12 responses to “Elm Street Swap Would Change Downtown Streetscape

  1. David Waldman

    Thanks Dan. One correction. While Villa Del Sol is in favor of the swap, but because they do not want to close, the new building would not work and therefore they will not be part of the proposed plan. Villa Del Sol will continue to operate in its current location while I try and obtain the necessary approvals. Should we be successful, Villa will use the opportunity to build a new restaurant for its long standing clientele. Without the cooperation of Coleen and her family, this potential SWAP could not happen. In the end I was able to pull all parties together to TRY and make this happen and finish what I consider to be the last piece of the downtown puzzle.

  2. David Waldman

    Also, I would, in conjunction with my neighboring landlords, demolish the building and build the new parking lot. There will be no additional expenses for the town, other then the sidewalks running up Elm, as it pertains to this project.

  3. Bart Shuldman

    Is there any argument not to do this? Seems a win-win for everyone.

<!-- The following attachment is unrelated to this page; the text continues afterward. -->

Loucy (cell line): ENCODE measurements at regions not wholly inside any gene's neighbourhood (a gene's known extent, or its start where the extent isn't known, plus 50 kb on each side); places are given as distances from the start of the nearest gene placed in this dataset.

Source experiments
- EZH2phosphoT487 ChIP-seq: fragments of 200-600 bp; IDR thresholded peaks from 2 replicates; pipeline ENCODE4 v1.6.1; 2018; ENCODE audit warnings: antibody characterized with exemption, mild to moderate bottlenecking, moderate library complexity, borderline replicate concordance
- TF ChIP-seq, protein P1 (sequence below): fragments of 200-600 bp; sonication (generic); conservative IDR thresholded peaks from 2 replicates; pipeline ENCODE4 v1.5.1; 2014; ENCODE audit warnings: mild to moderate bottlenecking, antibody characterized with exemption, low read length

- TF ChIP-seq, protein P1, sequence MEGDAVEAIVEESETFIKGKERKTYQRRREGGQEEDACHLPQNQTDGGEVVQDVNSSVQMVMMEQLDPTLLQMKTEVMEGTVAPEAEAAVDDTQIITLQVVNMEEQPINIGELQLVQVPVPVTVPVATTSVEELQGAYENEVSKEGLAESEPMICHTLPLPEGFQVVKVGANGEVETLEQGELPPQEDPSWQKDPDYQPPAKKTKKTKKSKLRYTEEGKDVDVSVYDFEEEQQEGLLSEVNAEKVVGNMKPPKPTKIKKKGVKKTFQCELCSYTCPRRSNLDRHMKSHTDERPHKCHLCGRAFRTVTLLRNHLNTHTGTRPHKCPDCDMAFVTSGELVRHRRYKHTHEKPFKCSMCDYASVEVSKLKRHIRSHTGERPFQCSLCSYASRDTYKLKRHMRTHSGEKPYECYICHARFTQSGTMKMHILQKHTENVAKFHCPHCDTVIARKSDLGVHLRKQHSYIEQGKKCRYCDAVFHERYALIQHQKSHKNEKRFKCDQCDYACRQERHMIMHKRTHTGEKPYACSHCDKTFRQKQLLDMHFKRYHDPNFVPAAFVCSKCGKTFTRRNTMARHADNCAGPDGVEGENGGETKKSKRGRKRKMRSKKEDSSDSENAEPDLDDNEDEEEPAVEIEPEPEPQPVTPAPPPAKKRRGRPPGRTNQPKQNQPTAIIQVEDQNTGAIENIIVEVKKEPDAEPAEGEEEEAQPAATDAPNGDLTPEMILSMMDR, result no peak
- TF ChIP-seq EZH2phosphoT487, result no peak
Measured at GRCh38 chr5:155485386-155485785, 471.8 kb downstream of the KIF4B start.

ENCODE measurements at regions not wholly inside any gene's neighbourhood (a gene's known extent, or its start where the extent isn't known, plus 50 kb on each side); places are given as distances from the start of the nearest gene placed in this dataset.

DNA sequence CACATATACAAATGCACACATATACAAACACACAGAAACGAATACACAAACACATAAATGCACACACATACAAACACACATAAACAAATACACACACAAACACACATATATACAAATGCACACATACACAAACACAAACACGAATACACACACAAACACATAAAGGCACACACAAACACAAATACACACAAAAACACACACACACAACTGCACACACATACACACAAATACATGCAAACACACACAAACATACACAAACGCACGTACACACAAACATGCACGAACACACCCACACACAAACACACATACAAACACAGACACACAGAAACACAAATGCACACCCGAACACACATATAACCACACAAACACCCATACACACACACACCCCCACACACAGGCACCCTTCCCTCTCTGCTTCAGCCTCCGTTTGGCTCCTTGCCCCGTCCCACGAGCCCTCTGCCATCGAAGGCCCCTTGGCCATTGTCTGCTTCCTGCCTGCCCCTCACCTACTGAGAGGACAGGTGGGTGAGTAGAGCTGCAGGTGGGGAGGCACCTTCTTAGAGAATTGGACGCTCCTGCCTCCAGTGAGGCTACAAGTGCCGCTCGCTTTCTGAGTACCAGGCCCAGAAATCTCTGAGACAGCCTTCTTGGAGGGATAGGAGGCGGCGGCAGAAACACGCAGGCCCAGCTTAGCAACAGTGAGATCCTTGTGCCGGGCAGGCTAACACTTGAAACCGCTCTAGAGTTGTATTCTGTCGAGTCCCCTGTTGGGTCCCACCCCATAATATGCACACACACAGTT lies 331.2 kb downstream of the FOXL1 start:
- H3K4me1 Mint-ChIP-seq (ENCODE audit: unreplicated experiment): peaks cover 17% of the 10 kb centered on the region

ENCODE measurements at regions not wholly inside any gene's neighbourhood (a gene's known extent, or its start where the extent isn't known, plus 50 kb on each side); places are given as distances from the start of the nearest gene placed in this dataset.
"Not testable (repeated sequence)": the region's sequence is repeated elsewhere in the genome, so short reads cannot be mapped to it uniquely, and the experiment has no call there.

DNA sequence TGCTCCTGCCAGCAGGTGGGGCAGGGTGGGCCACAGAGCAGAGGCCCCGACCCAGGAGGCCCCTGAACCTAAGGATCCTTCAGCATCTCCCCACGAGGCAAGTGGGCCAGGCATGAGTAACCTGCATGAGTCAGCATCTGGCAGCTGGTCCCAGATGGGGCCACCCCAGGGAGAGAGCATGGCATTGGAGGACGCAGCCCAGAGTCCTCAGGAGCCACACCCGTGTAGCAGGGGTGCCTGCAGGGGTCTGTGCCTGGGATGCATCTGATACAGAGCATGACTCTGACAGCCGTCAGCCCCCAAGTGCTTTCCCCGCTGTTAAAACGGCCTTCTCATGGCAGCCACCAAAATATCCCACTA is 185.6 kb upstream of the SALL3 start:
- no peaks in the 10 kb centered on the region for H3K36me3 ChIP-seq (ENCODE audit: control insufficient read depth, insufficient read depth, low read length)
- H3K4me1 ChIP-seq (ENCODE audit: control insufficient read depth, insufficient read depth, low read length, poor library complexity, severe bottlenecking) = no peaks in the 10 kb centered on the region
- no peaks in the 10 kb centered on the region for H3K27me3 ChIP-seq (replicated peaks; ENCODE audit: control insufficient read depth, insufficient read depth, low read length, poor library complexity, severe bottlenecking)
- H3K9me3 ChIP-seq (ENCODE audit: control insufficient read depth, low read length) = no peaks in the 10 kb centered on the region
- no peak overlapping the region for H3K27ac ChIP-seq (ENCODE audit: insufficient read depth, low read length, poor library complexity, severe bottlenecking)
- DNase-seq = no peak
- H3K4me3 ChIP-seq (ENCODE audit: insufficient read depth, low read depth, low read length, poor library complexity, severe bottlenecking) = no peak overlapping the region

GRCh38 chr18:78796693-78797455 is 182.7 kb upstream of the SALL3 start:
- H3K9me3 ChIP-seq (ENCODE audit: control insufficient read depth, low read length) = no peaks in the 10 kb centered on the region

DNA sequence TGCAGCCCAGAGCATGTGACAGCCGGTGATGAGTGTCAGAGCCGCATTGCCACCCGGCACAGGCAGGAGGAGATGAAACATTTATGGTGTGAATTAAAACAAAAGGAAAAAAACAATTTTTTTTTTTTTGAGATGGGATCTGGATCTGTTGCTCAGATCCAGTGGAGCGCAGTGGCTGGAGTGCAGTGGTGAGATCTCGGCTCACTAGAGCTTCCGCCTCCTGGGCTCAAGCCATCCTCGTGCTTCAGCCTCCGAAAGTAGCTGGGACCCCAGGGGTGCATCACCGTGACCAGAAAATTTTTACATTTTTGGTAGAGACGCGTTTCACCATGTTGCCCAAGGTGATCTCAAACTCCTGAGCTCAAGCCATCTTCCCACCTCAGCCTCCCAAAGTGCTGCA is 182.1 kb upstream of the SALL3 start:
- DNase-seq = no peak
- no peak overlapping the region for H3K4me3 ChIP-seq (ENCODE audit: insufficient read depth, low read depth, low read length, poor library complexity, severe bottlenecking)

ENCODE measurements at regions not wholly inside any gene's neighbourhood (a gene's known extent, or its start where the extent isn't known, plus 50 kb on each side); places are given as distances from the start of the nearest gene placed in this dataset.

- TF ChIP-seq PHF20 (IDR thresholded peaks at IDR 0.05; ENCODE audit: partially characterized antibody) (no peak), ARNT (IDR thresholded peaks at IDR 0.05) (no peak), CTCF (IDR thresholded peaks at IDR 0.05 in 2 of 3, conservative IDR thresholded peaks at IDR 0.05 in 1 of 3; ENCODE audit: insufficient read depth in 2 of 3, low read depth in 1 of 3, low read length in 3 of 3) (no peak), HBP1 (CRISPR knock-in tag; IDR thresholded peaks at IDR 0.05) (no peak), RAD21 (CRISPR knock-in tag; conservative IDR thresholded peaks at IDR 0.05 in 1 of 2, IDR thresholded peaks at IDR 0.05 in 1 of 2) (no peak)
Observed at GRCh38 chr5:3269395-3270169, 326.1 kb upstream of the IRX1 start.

4. If Westport wants to sell town land, that parking lot should be put up for sale and the highest bidder should get the land. It should not be a private deal giving away land for cheap.

    • Hmmm- not a sale of land and lost parking downtown. Just an opportunity for the town to swap one parking area for another parking area- giving a better distribution of parking, two extra parking spots and a much nicer looking street. If this makes sense to the town- David Waldman would buy a building to demolish it for a parking lot and in return could then build a building on the swapped land. It makes sense if you want more parking and a nicer looking street at little or no cost to the town.

  5. Joelle Malec